He moved forward, stepping gingerly over the waving plants and ducking under clutching vines until he reached the well. When the toe of his boot struck the decrepit stone, the valley went still. There was no whispering wind or dancing plants or scurrying animals or any other indication of life around him.
But there was something in the well.
He could hear it move. A massive slithering, like hardened flesh rubbing over rough rock. He could feel it reaching toward him, doubling upon itself to climb higher and higher from the depths. As if in a dream he peered over the edge into the abyss, but at first could only see shadows shifting from one side of the shaft to the other.
Then he saw the first hint of pebbly tissue, like sandpaper skin fused to rock. One moment it curled upward like an impossibly graceful and weightless cloud. The next moment it crawled the walls like a ghastly husky shuffling spider. He could see no distinction between parts. It seemed to be one pulsating body that smelled of something old and ugly and intentional.
As he continued to watch, the entity changed from a murky charcoal to a swirl of darting colors. They matched the plants on the periphery of the farm, and he realized the chanting wind had returned and the thing swelling up the well was thrumming to its beat. The lights under its skin were brighter and faster and he could start to see more clearly that the creature was shaping itself into a multi-limbed beast most akin to an octopus.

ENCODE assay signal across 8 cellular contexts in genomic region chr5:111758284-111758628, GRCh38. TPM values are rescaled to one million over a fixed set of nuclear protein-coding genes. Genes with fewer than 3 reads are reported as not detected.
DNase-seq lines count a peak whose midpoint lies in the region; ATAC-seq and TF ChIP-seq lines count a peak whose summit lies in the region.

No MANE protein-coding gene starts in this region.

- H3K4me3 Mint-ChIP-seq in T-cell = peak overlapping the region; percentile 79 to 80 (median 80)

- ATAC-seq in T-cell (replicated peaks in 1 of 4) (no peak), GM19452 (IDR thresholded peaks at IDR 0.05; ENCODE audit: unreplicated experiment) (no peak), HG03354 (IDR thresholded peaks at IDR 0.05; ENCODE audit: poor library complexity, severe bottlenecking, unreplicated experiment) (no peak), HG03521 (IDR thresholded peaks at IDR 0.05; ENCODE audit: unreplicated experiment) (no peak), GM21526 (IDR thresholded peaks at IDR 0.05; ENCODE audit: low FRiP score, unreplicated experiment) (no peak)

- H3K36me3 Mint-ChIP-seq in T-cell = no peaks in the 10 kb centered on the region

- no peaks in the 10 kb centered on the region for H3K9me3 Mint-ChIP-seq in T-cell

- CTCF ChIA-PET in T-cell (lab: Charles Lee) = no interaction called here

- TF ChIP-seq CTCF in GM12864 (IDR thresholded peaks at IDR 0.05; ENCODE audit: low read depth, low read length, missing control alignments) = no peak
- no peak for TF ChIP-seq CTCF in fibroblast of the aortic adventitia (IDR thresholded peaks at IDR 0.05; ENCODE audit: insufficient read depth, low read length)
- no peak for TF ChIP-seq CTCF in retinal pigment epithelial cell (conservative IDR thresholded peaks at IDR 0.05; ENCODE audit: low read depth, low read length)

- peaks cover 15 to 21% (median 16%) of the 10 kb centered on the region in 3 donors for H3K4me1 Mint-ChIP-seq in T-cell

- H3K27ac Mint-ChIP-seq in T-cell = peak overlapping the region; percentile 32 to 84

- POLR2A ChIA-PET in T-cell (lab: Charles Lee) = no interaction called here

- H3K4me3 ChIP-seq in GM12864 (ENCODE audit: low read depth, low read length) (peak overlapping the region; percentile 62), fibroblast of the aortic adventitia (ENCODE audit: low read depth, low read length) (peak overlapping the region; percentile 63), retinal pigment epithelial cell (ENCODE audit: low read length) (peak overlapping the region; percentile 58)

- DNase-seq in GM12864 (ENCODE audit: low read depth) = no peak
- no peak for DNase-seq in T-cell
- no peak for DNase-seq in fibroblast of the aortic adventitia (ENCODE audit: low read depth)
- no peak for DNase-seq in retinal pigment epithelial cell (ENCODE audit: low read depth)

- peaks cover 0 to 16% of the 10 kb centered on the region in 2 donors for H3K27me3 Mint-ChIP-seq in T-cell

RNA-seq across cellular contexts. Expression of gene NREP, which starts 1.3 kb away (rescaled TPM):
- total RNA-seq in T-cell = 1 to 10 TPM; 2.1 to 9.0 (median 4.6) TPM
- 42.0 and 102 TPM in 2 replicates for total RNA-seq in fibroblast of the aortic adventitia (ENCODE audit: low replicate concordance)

Then it opened its eyes. They were everywhere. The lumps and bumps he’d taken for imperfections across its surface stared back at him now in an infinite array of colors. He leaned further into the well because they beckoned, welcomed, commanded.
Just then the thing’s mouth opened, and he saw how impossibly large it really was. On the outside, it filled the full width of the well. But inside was like looking into infinity, down beyond the confines of the well and through the darkness of the earth out the other side to the vast vacuum of space. As he imagined himself falling past the regiment of jagged teeth, bouncing against razor-sharp edges until he was a tenderized piece of flotsam in the flow of the universe, he was suddenly blind.
Small warm hands covered his eyes and, attached to strong arms somewhere behind him, pulled him back from the precipice. When the hands fell away, he turned to see a woman about his height, cropped white hair contrasting sharply with her ebony skin. She was of an indeterminate age but when she spoke her voice carried the gravitas of eternity.
“You’ve come to find answers,” she said. “But just like the others, you’re asking the wrong questions. Do you know why this land looks this way? Feels this way? Acts this way?”
He shook his head.
“Because it holds the weight of all the pain and blood and sorrow of our people. The cruel lashings, the cowardly lynchings, the turning of a deliberate blind eye and deaf ear to the misery of those who were first enslaved and then freed into a new form of bondage.”